Monday, April 15, 1996
Delivery of large molecule drugs through the skin is an appealing goal, particularly for chronic uses where it would obviate the need for frequent injections. But normal skin is refractory to drugs with molecular weights greater than 400 daltons. Phospholipids would make attractive transdermal drug delivery agents except for one shortcoming: because they have a cylindrical shape, they tend to form prohibitively large, rigid aggregates that don't cross the skin.
IDEA, Innovative Dermal Applications GmbH, has developed technology to overcome that limitation. By adding cone-shaped molecules - usually biosurfactants - that come in between the phospholipids, a more flexible carrier wall is created that allows penetration through the skin. The resulting "ultradeformable" drug carriers can bring even large molecules through pores much smaller than the average diameter of the vesicle, according to Andreas Schätzlein, a scientist at IDEA.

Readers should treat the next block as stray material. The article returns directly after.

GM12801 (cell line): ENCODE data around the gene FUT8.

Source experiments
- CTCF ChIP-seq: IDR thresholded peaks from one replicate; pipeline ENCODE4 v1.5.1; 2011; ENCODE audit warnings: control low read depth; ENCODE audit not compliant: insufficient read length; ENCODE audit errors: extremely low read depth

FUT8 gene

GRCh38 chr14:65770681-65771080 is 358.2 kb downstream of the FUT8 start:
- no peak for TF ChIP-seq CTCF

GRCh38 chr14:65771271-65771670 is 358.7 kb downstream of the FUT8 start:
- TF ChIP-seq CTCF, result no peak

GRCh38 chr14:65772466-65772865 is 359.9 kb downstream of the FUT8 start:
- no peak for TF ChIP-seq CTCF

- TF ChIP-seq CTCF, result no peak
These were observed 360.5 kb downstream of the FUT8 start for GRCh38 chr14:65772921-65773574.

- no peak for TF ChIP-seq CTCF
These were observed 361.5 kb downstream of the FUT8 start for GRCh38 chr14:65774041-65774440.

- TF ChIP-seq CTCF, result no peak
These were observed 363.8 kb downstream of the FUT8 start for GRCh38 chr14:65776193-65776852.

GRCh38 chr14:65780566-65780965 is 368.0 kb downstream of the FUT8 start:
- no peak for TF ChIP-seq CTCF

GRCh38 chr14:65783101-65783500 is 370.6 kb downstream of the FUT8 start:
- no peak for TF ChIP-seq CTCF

These vehicles, called Transfersomes, were invented by Gregor Cevc, a founder of IDEA and a professor at the Technical University of Munich. His patent on the technology will issue in Europe in June.
Breaking the barrier
Transfersomes are applied to the skin as a clear, slightly opalescent wash, which then dries. The main barrier of the skin is the stratum corneum, which has